A place to live: a case study of the Ijora – Badia community in Lagos, Nigeria


In 1973, three years after the end of Nigeria’s civil war, the Federal Military Government acquired a large tract of land comprised of a sprawling old settlement known as Oluwole Village in the Iganmu (central Lagos) for the purpose of building Nigeria’s National Arts Theatre. The theatre was to be a key edifice to grace the African Festival of Arts and Culture (FESTAC) that Nigeria hosted in 1977. The festival was one of several socio – cultural events lined up to show case a resurgent and unified Nigeria poised to tackle the challenges of reconstruction and development after a three – year civil war that claimed the lives of over one million people. The grandiosity of the theatre only masked the brutality and injustice meted out to the local landowners.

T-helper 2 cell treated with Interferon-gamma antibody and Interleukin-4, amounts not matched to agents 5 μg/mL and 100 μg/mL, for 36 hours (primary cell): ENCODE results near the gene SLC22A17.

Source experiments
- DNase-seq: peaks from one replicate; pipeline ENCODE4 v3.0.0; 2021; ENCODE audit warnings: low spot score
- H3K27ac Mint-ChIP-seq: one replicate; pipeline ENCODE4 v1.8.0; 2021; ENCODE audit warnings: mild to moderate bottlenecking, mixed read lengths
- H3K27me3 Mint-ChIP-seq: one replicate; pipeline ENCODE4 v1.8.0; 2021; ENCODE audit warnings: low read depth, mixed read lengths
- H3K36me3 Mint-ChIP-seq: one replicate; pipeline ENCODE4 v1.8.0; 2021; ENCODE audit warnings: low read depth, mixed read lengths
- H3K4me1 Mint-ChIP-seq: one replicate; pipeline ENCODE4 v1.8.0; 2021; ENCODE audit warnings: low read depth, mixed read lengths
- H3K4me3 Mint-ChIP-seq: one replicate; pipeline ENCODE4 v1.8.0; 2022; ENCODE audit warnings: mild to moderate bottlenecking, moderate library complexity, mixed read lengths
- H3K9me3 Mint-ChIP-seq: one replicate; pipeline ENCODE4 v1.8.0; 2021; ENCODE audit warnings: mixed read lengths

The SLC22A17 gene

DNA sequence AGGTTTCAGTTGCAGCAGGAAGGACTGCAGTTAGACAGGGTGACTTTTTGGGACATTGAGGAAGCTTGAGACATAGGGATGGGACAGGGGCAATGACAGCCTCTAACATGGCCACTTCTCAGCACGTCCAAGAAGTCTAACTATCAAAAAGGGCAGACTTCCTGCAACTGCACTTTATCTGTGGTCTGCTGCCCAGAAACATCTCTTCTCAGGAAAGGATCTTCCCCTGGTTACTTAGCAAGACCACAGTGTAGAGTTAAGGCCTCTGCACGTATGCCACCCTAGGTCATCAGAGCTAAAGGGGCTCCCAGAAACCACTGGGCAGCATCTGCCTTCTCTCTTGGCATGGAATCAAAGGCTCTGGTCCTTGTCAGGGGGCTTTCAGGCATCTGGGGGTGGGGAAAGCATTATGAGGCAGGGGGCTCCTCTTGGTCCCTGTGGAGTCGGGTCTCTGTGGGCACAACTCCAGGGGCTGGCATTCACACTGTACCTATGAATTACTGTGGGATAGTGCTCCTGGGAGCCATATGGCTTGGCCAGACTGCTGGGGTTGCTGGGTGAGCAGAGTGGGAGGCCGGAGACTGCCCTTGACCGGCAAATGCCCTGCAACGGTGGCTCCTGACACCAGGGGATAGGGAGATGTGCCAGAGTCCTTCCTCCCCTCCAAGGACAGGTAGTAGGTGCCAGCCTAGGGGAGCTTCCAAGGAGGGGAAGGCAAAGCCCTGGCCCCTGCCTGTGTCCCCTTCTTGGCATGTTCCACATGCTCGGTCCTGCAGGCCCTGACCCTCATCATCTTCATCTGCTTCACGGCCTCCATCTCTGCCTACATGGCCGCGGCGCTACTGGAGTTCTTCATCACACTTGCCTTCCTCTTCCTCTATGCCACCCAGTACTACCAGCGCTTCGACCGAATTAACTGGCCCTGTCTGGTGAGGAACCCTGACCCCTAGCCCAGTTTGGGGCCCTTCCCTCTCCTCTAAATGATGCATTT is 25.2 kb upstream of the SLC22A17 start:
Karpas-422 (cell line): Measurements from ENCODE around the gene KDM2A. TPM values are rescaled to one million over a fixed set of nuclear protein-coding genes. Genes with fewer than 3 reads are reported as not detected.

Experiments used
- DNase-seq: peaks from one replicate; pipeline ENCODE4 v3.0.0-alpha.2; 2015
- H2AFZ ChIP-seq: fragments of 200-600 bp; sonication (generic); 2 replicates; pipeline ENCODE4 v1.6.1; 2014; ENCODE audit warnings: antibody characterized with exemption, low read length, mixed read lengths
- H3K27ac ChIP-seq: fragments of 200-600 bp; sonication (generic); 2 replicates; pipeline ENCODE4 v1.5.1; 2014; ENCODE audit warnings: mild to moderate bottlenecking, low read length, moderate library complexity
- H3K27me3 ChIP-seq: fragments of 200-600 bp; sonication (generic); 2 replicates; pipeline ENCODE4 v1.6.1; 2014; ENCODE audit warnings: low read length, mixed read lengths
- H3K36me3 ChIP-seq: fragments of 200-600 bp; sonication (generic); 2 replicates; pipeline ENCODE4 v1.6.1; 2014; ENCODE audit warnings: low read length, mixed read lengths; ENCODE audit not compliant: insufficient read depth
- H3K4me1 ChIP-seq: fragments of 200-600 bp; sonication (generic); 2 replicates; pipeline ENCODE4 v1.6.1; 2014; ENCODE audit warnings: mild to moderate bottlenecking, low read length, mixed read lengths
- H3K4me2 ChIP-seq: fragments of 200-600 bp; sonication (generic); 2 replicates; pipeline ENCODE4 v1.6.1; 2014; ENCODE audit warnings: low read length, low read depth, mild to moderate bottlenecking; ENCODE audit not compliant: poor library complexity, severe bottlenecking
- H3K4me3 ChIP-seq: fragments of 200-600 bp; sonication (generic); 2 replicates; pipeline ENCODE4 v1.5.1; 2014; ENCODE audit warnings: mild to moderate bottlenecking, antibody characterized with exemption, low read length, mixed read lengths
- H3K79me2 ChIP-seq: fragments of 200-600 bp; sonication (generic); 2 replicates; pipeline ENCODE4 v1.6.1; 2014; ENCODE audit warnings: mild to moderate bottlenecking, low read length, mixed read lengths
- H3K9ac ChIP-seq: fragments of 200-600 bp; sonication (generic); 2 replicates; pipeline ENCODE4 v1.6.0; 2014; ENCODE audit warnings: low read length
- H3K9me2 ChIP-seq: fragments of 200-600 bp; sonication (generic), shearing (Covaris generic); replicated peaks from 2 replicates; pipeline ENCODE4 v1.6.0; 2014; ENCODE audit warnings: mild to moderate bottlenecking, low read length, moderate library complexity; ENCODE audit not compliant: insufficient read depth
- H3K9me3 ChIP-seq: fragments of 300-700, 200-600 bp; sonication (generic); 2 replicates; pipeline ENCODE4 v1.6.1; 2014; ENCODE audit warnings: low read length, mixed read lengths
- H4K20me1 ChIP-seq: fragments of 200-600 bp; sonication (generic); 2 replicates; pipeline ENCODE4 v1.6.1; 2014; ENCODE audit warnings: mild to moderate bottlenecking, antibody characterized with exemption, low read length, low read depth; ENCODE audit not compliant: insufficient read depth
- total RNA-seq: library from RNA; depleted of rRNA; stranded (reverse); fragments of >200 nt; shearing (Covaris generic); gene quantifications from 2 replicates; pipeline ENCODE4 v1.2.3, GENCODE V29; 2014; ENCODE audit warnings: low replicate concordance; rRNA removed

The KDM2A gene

Without adequate notice or consultation, the Federal Military Government forcibly evicted the Oluwole villagers from their ancestral homes. Following largely uncoordinated protests by the residents, the federal authorities retrospectively paid paltry sums as compensation to some of the evictees for their demolished homes. Other evictees that insisted on resettlement were allocated vacant plots of land in Ijora – Badia, located less than one kilometre away, measuring on average, 30 feet by 50 feet. Otherwise, the evictees were abandoned to their fate, to find their own means and resources to build new houses for t heir families. Many built sheds made mostly of stilts and corrugated iron sheets of various shapes and sizes a seach family could afford.

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Publisher UN-HABITAT
Year 2007
Author(s) Morka FC
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